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'Joe the Plumber' Strikes Back At The Media

October 19, 2008 07:46 AM EST | AP

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Joe Wurzelbacher, right, or as Republican presidential candidate Sen. John McCain dubbed him during Wednesday's presidential debate, "Joe The Pumber", chats with members of the news media outside of his home in Holland, Ohio, Thursday Oct. 16, 2008. Wurzelbacher was cited by the GOP presidential candidate as an example of someone who wants to buy a plumbing business but would be hurt by Democratic presidential candidate Sen. Barack Obama's tax plans. In Toledo on Sunday, Wurzelbacher told Obama that he was preparing to buy the plumbing company, which earns more than $250,000 a year, and said: "Your new tax plan is going to tax me more, isn't it?" Obama said that under his proposal taxes on any revenue from $250,000 on down would stay the same, but that amounts above that level would be subject to a 39 percent tax, instead of the current 36 percent rate. (AP Photo/Madalyn Ruggiero)

NEW YORK — "Joe the Plumber" is lashing out at the media for analyzing his personal life since he suddenly became a focal point of the presidential race last week.

Joe Wurzelbacher, a plumber from Holland, Ohio, told Mike Huckabee on his Fox News talk show Saturday that he is upset by the attention and has been unable to work with reporters crowded on his front lawn.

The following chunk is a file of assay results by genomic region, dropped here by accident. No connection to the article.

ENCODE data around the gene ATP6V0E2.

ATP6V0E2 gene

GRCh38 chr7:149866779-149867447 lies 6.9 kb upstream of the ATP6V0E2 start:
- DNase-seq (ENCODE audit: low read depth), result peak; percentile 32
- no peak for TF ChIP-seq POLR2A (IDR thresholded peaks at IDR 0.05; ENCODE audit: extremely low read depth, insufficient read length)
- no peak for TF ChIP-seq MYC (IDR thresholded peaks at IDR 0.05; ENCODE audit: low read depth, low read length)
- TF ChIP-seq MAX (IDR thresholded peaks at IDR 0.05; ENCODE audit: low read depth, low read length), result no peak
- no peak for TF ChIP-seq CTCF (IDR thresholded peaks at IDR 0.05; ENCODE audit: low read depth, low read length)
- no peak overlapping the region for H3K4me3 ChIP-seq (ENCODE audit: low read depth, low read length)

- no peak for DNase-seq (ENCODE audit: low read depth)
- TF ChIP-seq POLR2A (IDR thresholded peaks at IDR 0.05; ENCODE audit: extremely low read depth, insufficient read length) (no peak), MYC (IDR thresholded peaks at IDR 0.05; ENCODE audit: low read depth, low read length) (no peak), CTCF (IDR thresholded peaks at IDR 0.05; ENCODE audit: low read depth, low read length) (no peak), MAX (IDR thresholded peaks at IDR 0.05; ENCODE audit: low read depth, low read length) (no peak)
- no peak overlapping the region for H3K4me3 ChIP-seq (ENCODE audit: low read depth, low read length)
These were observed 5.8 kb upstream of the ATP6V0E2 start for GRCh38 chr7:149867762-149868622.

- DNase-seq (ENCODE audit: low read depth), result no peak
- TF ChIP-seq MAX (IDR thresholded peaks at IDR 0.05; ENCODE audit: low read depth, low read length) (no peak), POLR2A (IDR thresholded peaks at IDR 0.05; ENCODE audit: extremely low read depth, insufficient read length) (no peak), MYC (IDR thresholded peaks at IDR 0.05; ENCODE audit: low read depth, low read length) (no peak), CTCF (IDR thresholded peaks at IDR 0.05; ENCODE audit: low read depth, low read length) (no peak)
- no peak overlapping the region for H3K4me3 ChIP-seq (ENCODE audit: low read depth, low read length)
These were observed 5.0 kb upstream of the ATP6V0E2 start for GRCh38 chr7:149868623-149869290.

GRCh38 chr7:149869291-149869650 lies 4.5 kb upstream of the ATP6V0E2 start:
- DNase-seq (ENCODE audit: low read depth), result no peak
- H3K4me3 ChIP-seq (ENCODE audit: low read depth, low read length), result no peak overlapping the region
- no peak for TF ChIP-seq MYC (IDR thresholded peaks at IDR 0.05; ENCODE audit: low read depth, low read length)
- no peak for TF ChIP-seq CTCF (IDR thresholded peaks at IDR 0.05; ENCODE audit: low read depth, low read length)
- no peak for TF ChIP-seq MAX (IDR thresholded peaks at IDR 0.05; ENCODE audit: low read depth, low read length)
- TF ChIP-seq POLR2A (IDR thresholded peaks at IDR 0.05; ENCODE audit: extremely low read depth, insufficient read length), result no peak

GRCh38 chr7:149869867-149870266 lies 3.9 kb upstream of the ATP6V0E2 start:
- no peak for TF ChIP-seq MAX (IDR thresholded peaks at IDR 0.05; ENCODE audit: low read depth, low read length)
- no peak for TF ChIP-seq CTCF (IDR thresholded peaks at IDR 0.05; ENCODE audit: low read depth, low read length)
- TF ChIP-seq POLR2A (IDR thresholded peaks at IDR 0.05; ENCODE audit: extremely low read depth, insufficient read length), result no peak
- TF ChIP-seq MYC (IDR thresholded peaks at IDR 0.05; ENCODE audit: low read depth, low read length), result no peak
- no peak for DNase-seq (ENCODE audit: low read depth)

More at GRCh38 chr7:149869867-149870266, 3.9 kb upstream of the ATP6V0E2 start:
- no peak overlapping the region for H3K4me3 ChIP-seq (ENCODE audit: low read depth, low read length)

"The media's worried about whether I've paid my taxes, they're worried about any number of silly things that have nothing to do with America," Wurzelbacher told the former Republican presidential hopeful on his show, "Huckabee."

Wurzelbacher said he felt terrible after reading some of the criticism of himself posted online.

"I felt about that small," he said. "I mean I really did."

Republican presidential candidate John McCain has been portraying Wurzelbacher as emblematic of people with concerns about Obama's tax plans.

Wurzelbacher became famous after he met Obama and said the Democrat's tax proposal could keep him from buying the two-man plumbing company where he works. However, reports of Wurzelbacher's annual earnings suggest he would receive a tax cut rather than an increase under Obama's plan.

"You know, I am a plumber," Wurzelbacher said. "Just a plumber."

Wurzelbacher said he agreed to appear on the show after he received phone calls from friends serving in the military who voiced their support.

"You know, when you can't ask a question of your leaders anymore, that gets scary," he said.

On Sunday, McCain was to travel to Ohio, where he might appear with Wurzelbacher.

Filed by Nick Sabloff  |  Report Corrections